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"Mythology and the ideas and principles found within Myth. Through reading and studying Mythos from different cultures I have observed that there are shared principles and archetypes that appear throughout the world, in looking into these cultures and drawing objects from their ancient past, this helps to inform my understanding and relationship to these cultures. I am interested in how we can better understand our connection to the past and how the human psyche has evolved through the ages. Exploring the commonality between different ethnicities in society and, how we share overarching principles through Mythology, in a time where we have instantaneous access to works from these different cultures via the Internet these common elements become more apparent and visible, in working with these images and drawing from them help to inform a new type of symbol making one that sits within the ‘future-past’, with the works I’m creating speaking to the past and the potential of our future if we integrate these ancient myths, archetypes and objects into our collective psyche."

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Louis Mulamula


"For me photography has always been a way of holding on to a moment in my life. I truly believe we are living in a transformative time and felt compelled to capture what I see and hold on to this moment. Good or bad this time will be looked back on. I want people to be able to see and feel what I saw even if it’s only a little bit. What was before a fleeting memory is forever encapsulated in those frames. I hope you all feel at least something when you look at these photos."

Arnav Kaskebar

"It is said that the eyes are the windows to the soul. This is an eye opener for the world to be available, kind and aware of the increase in alcohol/ substance abuse during these tough times of COVID 19. This short film also aims to throw light on to the introverts who are feeling trapped not only in their houses but also their minds. We have also added a link that offers donation, therapy and reporting of domestic violence/ substance and alcohol abuse. Please reach out for help if needed.This short film was shot indoors keeping in mind all the rules and regulations of the covid 19 lockdown. @kormi_lamarr @sanamalhotra and I shot bits and pieces in our respective houses and then got on a zoom call to edit. Good way to keep the creative juices flowing. #stayathomefilms I know this lockdown can be really taxing and difficult for all of us. One thing we can do is try and remain in touch with our craft in one way or another. I am an aspiring filmmaker from Mumbai, India. "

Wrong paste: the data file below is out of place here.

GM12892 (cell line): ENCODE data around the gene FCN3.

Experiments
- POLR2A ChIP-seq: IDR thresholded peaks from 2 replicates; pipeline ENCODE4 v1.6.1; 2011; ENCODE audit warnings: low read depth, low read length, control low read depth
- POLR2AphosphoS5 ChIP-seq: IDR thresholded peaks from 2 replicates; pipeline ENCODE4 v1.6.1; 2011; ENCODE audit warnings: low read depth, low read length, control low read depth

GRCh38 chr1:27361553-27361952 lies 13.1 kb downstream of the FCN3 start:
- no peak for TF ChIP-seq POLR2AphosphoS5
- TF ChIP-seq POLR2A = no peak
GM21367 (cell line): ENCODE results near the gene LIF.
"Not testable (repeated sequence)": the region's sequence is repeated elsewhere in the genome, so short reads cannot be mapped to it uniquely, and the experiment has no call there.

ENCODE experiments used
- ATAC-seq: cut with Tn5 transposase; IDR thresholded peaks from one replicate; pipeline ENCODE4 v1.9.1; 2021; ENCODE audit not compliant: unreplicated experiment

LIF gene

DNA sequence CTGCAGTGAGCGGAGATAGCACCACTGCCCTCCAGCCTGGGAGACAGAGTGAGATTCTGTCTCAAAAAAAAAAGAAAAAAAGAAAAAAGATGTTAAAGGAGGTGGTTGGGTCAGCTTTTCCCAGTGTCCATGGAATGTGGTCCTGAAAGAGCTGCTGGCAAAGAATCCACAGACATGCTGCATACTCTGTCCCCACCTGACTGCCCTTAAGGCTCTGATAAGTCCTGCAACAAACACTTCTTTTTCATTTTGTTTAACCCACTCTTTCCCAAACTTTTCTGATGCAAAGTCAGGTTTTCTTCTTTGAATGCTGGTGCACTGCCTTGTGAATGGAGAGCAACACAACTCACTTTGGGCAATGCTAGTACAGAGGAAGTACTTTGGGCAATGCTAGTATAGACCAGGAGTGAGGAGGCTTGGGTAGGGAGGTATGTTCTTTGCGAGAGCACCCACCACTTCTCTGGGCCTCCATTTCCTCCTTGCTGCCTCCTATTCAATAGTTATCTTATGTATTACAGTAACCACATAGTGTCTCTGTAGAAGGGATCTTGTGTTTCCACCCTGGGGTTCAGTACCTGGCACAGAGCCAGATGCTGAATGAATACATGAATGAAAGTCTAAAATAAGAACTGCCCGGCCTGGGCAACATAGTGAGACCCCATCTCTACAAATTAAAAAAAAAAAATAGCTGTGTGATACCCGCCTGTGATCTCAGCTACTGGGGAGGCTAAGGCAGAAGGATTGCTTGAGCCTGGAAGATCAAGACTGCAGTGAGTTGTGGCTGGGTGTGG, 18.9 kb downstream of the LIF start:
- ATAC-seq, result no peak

COVID lockdown, while terrible and scary, was the most creative time of my life. My move back home to California from London before starting my new job was so last-minute and unplanned. It created a window of repose I was not supposed to have, which made me really evaluate how I wanted to leverage this stolen time. I almost frantically channeled my energy into art, and I'm grateful for it.